Tufted Vetch

©Neil Wyatt

Tufted vetch

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Scientific name: Vicia cracca
A scrambling plant, Tufted vetch has violet flowers. It is a member of the pea family and can be seen along woodland edges, on scrubland and grassland, and at the coast.

Top facts


Height: up to 2m

Conservation status


When to see

June to September


Tufted vetch, also known as 'Cow vetch' or 'Bird vetch', is a member of the pea and clover family (legumes). It lives happily in many different habitats, including woodland edges, scrubland, coastal margins and grassland, and can be seen climbing over hedges and banks. The spikes of bluish-violet flowers appear between June and August.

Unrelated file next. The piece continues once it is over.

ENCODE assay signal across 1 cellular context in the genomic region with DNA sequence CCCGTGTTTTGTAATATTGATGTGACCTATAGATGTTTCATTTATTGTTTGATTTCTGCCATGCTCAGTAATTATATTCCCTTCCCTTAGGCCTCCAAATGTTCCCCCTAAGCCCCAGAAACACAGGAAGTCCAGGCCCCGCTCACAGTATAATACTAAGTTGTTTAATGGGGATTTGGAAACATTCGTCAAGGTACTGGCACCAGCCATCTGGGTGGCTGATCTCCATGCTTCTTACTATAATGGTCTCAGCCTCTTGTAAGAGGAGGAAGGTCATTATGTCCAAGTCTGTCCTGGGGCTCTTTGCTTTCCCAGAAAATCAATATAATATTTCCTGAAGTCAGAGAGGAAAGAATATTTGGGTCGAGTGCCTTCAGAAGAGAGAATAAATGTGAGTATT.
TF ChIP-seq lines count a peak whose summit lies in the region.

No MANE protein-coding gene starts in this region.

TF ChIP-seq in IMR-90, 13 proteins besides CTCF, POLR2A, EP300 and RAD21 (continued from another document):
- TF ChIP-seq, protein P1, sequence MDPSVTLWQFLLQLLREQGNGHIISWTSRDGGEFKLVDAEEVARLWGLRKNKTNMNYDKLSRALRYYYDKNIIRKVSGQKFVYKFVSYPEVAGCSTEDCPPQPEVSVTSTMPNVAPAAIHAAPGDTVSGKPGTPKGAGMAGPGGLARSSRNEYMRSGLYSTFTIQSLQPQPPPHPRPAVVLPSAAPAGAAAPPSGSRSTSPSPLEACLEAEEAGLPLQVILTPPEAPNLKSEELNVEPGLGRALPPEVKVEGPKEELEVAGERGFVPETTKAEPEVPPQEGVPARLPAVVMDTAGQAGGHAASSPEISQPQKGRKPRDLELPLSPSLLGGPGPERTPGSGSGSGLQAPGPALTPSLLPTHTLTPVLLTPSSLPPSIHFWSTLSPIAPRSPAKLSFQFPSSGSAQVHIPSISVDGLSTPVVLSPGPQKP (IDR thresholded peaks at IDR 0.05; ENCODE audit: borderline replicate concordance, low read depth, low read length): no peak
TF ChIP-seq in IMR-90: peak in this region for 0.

What to look for

A scrambling plant, Tufted vetch has long, grey-green leaves that grow in a symmetrical row from long, trailing stems; curled tendrils used for climbing and grasping often spiral from the ends. Its flowers are pinky-purple tube shapes that turn up into a hood at the end and grow in dense clusters along one side of the flower spike.

Where to find


Did you know?

The seed pods of Tufted vetch look like very small peapods and turn black when they are ripe.